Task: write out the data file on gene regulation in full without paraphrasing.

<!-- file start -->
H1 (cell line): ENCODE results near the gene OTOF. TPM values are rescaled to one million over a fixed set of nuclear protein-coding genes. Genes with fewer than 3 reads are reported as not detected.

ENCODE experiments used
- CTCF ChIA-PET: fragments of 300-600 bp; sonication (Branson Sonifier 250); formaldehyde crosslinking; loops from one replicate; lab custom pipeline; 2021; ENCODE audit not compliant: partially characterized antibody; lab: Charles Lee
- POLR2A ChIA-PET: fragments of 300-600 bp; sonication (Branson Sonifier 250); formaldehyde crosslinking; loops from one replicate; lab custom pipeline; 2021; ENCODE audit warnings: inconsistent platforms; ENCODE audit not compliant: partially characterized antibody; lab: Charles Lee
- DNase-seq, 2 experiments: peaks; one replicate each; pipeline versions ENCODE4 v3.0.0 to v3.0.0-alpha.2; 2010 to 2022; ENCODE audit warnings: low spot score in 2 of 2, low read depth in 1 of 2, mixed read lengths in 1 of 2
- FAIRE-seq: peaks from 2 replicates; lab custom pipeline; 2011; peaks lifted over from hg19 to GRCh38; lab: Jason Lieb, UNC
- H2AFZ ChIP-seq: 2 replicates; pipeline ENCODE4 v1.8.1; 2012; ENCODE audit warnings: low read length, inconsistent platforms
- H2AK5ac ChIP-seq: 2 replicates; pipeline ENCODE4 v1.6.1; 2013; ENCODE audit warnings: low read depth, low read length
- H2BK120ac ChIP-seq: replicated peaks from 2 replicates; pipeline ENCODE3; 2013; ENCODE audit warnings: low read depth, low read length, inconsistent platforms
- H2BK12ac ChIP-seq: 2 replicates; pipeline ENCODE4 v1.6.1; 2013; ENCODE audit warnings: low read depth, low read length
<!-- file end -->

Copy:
H1 (cell line): ENCODE results near the gene OTOF. TPM values are rescaled to one million over a fixed set of nuclear protein-coding genes. Genes with fewer than 3 reads are reported as not detected.

ENCODE experiments used
- CTCF ChIA-PET: fragments of 300-600 bp; sonication (Branson Sonifier 250); formaldehyde crosslinking; loops from one replicate; lab custom pipeline; 2021; ENCODE audit not compliant: partially characterized antibody; lab: Charles Lee
- POLR2A ChIA-PET: fragments of 300-600 bp; sonication (Branson Sonifier 250); formaldehyde crosslinking; loops from one replicate; lab custom pipeline; 2021; ENCODE audit warnings: inconsistent platforms; ENCODE audit not compliant: partially characterized antibody; lab: Charles Lee
- DNase-seq, 2 experiments: peaks; one replicate each; pipeline versions ENCODE4 v3.0.0 to v3.0.0-alpha.2; 2010 to 2022; ENCODE audit warnings: low spot score in 2 of 2, low read depth in 1 of 2, mixed read lengths in 1 of 2
- FAIRE-seq: peaks from 2 replicates; lab custom pipeline; 2011; peaks lifted over from hg19 to GRCh38; lab: Jason Lieb, UNC
- H2AFZ ChIP-seq: 2 replicates; pipeline ENCODE4 v1.8.1; 2012; ENCODE audit warnings: low read length, inconsistent platforms
- H2AK5ac ChIP-seq: 2 replicates; pipeline ENCODE4 v1.6.1; 2013; ENCODE audit warnings: low read depth, low read length
- H2BK120ac ChIP-seq: replicated peaks from 2 replicates; pipeline ENCODE3; 2013; ENCODE audit warnings: low read depth, low read length, inconsistent platforms
- H2BK12ac ChIP-seq: 2 replicates; pipeline ENCODE4 v1.6.1; 2013; ENCODE audit warnings: low read depth, low read length